There is no way in hell that Berry Gordy would have allowed the Bee Gees to produce an album on Diana Ross while she was signed to Motown and if she had still been with Motown in 85, there is no way Mr. Gordy would have allowed the Eaten Alive to have been recorded or released. And thank God. I truly RESPECT your opinion and insight on music and especially Diana Ross, but no sir, this collaboration ranks right up there with Stevie Wonder and Paul McCartney doing Ebony & Ivory and Michael Jackson and Paul McCartey doing The Girl Is Mine and Say, Say, Say. Instantly forgettable and regrettable.

  48. #98
    Amen, SatansBlues.Those horrible songs were beneath all of them

  49. #99
    Quote Originally Posted by SatansBlues View Post
    There is no way in hell that Berry Gordy would have allowed the Bee Gees to produce an album on Diana Ross while she was signed to Motown and if she had still been with Motown in 85, there is no way Mr. Gordy would have allowed the Eaten Alive to have been recorded or released. And thank God. I truly RESPECT your opinion and insight on music and especially Diana Ross, but no sir, this collaboration ranks right up there with Stevie Wonder and Paul McCartney doing Ebony & Ivory and Michael Jackson and Paul McCartey doing The Girl Is Mine and Say, Say, Say. Instantly forgettable and regrettable.
    now Satan, lol. I don't know that he would have forbidden the Bee Gees from working with her in the late 70s. of course we all know it would not have been a remote possibility mostly because of their being on different labels and the Bee Gees were mostly producing themselves. they did some with others but not like they would in the 80s.

    but i'm not aware of Berry having any sort of dislike with the Gibbs disco content. or that IF some truly bizarre alignment of the stars occurred and the Gibbs reached out to Motown to see if something could happen, i don't think Berry would have just ignored the concept

  50. #100
    Quote Originally Posted by BobbyC View Post
    I was in high school when disco hit its peak. Prior to that I was always into black music, groups like PFunk, Rufus, David Ruffin, Labelle, Emotions etc. but most of my friends were not. They were into groups I hated like Cheap Trick, Bob Seegar (sp), Rush--I know because due to wanting to fit in I'd go to these shows and watched the clock the whole time, bored stiff. Only a handful of my white friends were into black music--it was, at the time, sort of an underground thing. Knowing and liking The Ohio Players was "cool." Anyway when disco first hit, people were kind of into it. it started out being underground and very hip. Then it got ridiculous.Suddenly EVERYTHING was about disco, dancing, ridiculous clothes and hair. Suburbanites completely highjacked it and it showed.When songs like Disco Duck and Funky Town started to get played incessantly everywhere you went people rebelled against it. Even beloved rock artists like Elton John and The Rolling Stones started putting out disco. That was the end. The fact that so many of the artists were black had nothing to with it. I never once heard any of my white friends say they hated black artists because they didn't. The same people who LOVED Ohio Players and Earth Wind and Fire hated disco. Disco killed many of these acts off and they knew it and didn't like it.That is a side to the story that people pretend didn't happen.It gets really tiresome reading racist comments like "disco was only bad when black people did it." It's a lie and it never was true. Motown would never have happened if not for all those racist white record buyers in the 60's, long before disco. The actual truth is that disco went off the rails, got redundant and formulaic and people rebelled against it. When formally fantastic groups like Rufus Chaka Khan started writing songs about DANCING, like I'm Dancing For Your Love, lots of people lost interest including me.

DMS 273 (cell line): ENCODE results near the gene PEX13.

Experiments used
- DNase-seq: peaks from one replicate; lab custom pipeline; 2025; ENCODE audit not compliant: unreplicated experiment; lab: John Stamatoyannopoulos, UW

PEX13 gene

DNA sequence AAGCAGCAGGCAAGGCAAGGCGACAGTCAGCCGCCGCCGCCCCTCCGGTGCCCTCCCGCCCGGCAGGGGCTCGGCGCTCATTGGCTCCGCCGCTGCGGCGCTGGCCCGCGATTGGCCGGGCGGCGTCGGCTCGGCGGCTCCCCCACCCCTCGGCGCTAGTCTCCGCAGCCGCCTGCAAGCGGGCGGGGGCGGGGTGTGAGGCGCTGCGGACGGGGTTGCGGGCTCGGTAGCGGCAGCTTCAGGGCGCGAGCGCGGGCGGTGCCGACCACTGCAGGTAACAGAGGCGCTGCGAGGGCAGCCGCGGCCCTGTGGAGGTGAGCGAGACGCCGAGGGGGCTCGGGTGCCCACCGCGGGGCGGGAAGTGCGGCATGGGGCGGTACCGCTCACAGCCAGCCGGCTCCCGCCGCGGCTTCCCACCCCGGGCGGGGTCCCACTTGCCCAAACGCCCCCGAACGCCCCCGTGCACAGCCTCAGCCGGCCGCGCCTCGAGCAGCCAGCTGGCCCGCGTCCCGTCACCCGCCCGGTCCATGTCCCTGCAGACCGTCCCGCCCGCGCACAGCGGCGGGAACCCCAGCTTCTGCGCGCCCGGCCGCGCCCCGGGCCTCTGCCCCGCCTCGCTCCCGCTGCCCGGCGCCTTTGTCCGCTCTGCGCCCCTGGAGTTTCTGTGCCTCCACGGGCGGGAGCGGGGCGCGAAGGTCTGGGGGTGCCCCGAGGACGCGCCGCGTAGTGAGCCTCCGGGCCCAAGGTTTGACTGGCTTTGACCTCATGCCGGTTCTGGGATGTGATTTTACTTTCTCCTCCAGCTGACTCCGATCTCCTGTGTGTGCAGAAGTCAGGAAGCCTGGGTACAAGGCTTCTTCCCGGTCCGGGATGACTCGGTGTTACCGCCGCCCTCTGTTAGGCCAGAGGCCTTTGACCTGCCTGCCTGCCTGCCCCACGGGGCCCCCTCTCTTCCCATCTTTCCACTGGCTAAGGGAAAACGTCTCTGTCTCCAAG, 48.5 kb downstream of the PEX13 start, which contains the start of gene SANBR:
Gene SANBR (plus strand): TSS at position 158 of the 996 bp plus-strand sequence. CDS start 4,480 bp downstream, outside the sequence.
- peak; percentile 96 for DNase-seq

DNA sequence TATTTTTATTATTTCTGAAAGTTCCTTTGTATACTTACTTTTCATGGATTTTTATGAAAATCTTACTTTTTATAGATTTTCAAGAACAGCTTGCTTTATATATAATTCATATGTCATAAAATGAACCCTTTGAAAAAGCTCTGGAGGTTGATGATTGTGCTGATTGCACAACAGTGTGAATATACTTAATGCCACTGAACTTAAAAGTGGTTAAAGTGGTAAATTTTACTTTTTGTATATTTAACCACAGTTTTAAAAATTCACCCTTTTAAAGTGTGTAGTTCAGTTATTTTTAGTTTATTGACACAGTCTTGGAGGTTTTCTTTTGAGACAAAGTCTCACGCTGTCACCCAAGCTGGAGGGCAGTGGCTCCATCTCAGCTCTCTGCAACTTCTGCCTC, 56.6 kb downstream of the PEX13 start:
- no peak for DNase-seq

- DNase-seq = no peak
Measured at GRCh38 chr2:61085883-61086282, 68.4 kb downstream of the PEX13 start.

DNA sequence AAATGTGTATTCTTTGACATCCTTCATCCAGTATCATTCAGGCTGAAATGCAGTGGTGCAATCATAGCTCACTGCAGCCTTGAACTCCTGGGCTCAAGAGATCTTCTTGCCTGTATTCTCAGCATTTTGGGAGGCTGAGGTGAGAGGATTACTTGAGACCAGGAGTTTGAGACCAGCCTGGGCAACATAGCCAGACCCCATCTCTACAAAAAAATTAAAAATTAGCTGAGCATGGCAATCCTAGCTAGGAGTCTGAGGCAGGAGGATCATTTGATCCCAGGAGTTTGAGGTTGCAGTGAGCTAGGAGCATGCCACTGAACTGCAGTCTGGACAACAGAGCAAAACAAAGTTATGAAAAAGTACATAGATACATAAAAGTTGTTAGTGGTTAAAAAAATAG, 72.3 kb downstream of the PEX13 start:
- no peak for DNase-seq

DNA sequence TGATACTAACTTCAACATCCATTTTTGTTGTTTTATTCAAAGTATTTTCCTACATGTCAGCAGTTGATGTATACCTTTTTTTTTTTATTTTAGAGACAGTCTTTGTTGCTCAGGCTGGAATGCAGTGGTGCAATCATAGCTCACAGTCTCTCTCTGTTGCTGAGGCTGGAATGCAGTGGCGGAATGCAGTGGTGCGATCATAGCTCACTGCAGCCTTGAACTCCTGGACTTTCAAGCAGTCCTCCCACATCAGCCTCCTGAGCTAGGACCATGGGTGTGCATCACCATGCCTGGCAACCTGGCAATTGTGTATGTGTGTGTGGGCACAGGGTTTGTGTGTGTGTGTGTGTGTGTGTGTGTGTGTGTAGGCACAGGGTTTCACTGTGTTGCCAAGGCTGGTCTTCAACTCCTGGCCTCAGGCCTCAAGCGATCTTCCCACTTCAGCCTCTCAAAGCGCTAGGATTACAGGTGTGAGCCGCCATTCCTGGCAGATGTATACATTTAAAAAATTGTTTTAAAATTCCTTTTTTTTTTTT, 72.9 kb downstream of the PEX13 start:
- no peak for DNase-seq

Interesting post Bobby. I agree with it in parts. (Ohio Players and EW&F also did disco btw). To bring race into the backlash issue , is easy to want to do these days, but back then , it wasn't about that, at all. Disco was the most equal opportunistic music ever, it wasn't burdened by labels of black ,white , brown, American , European, Canadian, male, female ....etc... And you could likely find white producers producing blacks , and black producers producing whites ....or not ! (who cared ? who noticed?).

    The backlash was about the displacement of music by disco on radio stations that otherwise played other formats , both on rock and on soul stations ... abetted by the realization the entire scene was fueled by an emerging gay culture.



    BTW, all these years later, seeing The Ohio Players at the Circle Star Theatre in 1976 at their peak (and they were living the truth of, "when you're hot ,you're hot!") , was likely my best musical performance experience of them all. Right up there for sure.
    Last edited by Boogiedown; 01-15-2021 at 03:20 AM.